Tensnake ‎– Coma Cat

Permanent Vacation ‎– PERMVAC 049-1
Vinyl, 12", 33 ⅓ RPM, 45 RPM


A Coma Cat 6:56
B1 Need Your Lovin (Dub Mix) 6:20
B2 Get It Right 5:34



Track durations not mentioned on the release.
A-Side: 45 RPM
B-Side: 33⅓ RPM

Barcode and Other Identifiers

  • Barcode: 673795 704912
  • Label Code: LC 15806
  • Rights Society: GEMA

Other Versions (5 of 9) View All

Cat# Artist Title (Format) Label Cat# Country Year
DFTD271D2 Tensnake Coma Cat(4xFile, WAV) Defected DFTD271D2 UK 2010
PERMVAC 049-1 Tensnake Coma Cat(CDr, Maxi) Permanent Vacation PERMVAC 049-1 Germany 2010 Sell This Version
none Tensnake Coma Cat(4xFile, AAC, EP, 256) Permanent Vacation none Germany 2010
none Tensnake Coma Cat(CD, Maxi, Promo) Defected none Australia 2010 Sell This Version
DFTD271D3 Tensnake Coma Cat (Mark Knight Remix)(File, WAV, Single) Defected DFTD271D3 UK 2010


Reviews Show All 4 Reviews

Add Review



May 28, 2017
edited over 3 years ago
I got ten words to say this 12'' is a classic. Coma cat still rocks 7 years after :-)


August 10, 2016
edited over 4 years ago
Big, big big. This tune blasted Ibiza in the summer of 2010. A little cheesy and standard in the way the track builds + breaks down but done very well and as you can see now (2016) the vinyl is valuable and sought after. Superb tune to bring the house down. I remember it being played all over the place to great effect in 2011... the flip is nice and very 80's. Cool 12" to own. Can I get, can I get get... :)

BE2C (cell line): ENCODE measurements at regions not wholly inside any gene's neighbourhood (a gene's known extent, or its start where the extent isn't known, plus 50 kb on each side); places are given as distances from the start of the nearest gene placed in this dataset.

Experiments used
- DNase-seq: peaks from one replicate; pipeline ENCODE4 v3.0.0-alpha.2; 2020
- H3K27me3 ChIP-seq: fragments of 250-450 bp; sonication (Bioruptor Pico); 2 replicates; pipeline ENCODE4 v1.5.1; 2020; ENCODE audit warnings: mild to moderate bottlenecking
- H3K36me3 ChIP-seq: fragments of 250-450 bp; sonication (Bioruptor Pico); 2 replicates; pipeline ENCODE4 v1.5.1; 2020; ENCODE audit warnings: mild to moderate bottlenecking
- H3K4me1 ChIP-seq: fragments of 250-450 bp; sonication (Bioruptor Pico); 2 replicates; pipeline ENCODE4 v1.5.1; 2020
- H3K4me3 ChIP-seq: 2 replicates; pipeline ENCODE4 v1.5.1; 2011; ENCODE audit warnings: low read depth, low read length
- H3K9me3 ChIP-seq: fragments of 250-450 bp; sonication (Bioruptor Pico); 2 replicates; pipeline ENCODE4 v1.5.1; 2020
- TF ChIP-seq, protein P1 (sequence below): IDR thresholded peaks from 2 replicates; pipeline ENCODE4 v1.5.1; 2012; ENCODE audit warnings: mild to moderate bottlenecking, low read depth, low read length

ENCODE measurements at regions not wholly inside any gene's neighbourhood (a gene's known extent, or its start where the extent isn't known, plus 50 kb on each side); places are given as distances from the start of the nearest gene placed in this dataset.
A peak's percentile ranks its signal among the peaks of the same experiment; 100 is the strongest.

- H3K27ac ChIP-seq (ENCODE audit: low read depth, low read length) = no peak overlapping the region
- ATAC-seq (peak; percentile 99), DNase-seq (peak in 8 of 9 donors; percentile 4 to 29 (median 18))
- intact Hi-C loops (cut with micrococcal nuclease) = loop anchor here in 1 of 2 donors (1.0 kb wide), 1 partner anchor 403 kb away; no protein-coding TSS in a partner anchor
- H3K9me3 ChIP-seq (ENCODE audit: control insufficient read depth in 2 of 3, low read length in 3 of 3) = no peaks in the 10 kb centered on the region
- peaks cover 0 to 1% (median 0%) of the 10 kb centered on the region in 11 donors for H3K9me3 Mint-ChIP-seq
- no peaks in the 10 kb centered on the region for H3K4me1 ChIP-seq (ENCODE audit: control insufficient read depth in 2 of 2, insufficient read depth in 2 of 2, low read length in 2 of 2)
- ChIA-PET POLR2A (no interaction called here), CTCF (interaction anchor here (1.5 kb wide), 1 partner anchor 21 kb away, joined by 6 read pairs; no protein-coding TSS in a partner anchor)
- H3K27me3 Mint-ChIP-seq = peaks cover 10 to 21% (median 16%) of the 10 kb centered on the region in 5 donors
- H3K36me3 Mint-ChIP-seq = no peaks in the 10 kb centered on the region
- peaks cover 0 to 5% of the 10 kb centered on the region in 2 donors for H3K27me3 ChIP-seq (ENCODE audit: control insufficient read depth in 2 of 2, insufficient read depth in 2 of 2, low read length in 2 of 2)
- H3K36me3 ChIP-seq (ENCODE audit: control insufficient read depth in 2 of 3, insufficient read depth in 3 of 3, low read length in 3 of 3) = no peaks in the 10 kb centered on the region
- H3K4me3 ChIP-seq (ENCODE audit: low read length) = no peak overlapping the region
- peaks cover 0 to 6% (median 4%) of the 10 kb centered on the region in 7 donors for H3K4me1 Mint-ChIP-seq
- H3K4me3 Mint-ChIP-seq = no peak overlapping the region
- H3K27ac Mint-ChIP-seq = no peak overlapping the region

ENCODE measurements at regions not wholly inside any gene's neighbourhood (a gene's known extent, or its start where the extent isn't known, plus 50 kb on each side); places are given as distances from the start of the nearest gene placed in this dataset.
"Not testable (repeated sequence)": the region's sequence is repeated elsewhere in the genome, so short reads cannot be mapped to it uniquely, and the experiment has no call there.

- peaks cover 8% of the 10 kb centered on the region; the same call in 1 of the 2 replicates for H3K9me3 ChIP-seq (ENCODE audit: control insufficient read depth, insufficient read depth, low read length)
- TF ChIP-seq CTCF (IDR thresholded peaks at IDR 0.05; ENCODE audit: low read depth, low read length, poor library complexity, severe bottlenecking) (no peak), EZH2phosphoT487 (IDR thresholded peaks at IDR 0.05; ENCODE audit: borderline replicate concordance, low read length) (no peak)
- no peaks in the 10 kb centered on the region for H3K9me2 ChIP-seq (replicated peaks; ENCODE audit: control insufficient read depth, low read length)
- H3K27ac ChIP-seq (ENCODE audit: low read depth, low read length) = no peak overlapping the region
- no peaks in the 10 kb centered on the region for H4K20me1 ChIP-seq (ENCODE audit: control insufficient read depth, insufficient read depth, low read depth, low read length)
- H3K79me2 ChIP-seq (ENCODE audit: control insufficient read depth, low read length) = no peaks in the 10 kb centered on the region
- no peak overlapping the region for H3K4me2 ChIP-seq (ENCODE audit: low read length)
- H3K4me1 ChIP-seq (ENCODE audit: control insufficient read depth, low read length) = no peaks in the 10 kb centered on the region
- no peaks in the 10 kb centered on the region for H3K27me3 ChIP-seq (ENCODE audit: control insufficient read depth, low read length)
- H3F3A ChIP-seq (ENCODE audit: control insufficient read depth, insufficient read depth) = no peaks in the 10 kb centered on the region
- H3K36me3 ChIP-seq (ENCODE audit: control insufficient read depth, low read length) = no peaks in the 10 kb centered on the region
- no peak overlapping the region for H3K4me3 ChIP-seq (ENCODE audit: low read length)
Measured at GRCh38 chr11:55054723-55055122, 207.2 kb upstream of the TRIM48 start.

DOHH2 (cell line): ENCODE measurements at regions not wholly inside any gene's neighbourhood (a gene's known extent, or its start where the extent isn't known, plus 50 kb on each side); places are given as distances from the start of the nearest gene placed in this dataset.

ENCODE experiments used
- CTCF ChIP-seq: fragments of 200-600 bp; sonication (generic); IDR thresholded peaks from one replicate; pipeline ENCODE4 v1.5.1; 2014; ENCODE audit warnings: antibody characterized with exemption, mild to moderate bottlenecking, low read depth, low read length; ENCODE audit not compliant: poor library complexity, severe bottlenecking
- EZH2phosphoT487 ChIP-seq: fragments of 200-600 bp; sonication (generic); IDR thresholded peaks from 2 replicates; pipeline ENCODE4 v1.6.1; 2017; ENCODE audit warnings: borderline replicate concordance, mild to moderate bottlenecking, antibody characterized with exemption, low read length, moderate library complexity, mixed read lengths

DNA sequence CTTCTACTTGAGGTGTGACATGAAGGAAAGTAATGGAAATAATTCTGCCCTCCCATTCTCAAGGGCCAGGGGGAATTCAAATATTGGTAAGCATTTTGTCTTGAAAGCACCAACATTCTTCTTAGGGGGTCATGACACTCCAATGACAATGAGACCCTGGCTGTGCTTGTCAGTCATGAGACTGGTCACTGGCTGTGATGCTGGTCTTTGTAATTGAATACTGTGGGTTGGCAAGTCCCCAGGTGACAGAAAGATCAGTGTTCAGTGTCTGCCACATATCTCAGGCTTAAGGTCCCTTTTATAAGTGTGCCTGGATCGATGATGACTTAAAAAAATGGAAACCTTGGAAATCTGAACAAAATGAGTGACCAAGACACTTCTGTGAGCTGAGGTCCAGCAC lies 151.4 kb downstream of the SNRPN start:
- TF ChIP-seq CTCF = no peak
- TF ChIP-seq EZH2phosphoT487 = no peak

May 14, 2010
edited over 10 years ago

Tensnake brings the joy once again...
"Coma Cat" sees the very gifted Tensnake use a melody and bassline ripped from Anthony & The Camp's 1986-Jellybean-produced "What I Like" to veer towards "modernized" early Chicago and Italian piano-house territories with his typical savoir-vivre that make him modestly adjust his awesome production skills in benefit of pure feelgood, shiny, colourful dance music.
The climax is a pure moment of bliss, combining the old (spirit, melodic touch) with the new (production dynamics and voice cut-up techniques) and is so marvellous and generous that you feel teleported in a fantisized open-air party in Ibiza circa '87 with DJ Alfredo at the decks and wigged-out, happy mutant creatures all around.
In a recent interview, Tensnake emphasized on being above all a "pop" artist and indeed one can say that, even sampled, his hooks show a proper, high level pop music sensitivity in an open-minded acceptation of the word.
I would say that Tensnake is a mellower, more feminine, subtle and relaxed response to other german wonder Boys Noize, who in his best remixes (Feist, Sebastien Tellier, Gonzales) has also the golden touch for impossibly catchy, dramatic, joyful "pop" hooks.
Dance music needs more Tensnakes!